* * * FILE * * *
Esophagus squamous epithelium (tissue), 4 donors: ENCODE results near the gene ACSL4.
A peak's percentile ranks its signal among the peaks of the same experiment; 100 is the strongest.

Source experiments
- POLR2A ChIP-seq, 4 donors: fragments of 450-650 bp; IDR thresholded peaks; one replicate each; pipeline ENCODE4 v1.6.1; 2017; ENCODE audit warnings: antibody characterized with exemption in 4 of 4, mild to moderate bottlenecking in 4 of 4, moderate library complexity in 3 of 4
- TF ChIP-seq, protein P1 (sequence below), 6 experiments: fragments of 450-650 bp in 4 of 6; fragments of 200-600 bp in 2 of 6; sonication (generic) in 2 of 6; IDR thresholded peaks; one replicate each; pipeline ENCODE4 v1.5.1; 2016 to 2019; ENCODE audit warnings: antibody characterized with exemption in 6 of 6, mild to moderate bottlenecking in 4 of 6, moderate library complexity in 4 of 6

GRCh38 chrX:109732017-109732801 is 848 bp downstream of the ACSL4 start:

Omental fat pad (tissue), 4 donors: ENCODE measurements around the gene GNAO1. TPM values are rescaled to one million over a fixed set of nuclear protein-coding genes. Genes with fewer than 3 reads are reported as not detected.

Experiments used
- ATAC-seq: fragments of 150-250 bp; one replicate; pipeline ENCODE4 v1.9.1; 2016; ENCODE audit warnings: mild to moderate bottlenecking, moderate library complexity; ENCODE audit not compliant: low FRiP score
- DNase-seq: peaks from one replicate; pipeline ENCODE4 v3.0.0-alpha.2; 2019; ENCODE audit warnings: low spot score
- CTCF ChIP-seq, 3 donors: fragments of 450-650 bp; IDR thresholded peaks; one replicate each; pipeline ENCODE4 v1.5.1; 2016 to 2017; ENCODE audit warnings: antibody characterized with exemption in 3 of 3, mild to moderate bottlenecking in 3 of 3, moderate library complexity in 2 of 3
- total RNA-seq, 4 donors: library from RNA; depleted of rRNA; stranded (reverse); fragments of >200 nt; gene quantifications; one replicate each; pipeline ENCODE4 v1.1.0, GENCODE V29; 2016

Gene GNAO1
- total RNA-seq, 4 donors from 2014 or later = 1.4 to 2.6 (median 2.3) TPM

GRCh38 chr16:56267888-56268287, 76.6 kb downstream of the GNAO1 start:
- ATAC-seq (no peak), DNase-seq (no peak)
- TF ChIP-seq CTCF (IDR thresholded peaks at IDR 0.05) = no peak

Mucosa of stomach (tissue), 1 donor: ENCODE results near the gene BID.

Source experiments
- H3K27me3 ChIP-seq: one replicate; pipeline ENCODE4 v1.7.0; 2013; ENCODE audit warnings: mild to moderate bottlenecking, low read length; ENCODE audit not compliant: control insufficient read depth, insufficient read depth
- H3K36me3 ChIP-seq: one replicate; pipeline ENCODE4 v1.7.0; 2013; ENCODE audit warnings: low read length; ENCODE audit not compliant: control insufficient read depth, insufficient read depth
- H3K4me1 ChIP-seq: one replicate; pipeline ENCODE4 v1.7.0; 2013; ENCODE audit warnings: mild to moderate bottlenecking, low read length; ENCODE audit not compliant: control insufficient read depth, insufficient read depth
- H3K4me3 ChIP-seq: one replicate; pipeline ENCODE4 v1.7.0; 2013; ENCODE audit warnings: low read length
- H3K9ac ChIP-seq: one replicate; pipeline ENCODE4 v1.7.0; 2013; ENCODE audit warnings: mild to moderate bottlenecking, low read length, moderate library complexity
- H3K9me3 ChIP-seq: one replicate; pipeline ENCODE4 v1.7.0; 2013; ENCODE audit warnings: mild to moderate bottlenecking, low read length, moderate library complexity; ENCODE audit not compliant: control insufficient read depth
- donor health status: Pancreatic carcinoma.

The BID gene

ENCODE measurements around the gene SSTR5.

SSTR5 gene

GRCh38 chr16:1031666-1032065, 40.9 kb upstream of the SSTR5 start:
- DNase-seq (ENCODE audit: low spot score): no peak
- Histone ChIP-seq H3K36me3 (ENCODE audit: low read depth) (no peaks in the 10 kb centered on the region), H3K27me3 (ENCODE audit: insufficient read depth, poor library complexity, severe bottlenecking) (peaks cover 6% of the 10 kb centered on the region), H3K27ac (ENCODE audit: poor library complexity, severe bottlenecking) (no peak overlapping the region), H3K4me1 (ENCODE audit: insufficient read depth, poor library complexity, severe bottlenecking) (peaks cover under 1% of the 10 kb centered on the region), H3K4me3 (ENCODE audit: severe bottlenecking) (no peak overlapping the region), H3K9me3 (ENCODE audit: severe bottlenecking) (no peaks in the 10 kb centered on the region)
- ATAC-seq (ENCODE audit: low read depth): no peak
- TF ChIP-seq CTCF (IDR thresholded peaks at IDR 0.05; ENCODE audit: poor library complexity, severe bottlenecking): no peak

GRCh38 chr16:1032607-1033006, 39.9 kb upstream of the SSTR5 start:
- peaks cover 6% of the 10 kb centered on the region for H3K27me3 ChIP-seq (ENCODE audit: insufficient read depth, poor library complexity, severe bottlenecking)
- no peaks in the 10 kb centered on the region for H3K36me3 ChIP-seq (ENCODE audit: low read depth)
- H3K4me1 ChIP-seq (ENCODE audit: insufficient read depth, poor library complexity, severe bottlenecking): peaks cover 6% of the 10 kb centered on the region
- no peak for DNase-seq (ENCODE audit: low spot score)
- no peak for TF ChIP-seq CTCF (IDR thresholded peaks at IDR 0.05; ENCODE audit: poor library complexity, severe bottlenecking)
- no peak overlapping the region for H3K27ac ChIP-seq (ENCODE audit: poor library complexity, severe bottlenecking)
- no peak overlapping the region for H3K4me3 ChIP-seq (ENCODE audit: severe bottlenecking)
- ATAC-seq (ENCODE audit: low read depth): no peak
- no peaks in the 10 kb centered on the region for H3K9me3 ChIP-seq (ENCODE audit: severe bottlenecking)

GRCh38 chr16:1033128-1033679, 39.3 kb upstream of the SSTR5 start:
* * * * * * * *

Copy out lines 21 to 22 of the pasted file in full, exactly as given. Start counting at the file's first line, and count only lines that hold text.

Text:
- H3K36me3 ChIP-seq: one replicate; pipeline ENCODE4 v1.7.0; 2013; ENCODE audit warnings: low read length; ENCODE audit not compliant: control insufficient read depth, insufficient read depth
- H3K4me1 ChIP-seq: one replicate; pipeline ENCODE4 v1.7.0; 2013; ENCODE audit warnings: mild to moderate bottlenecking, low read length; ENCODE audit not compliant: control insufficient read depth, insufficient read depth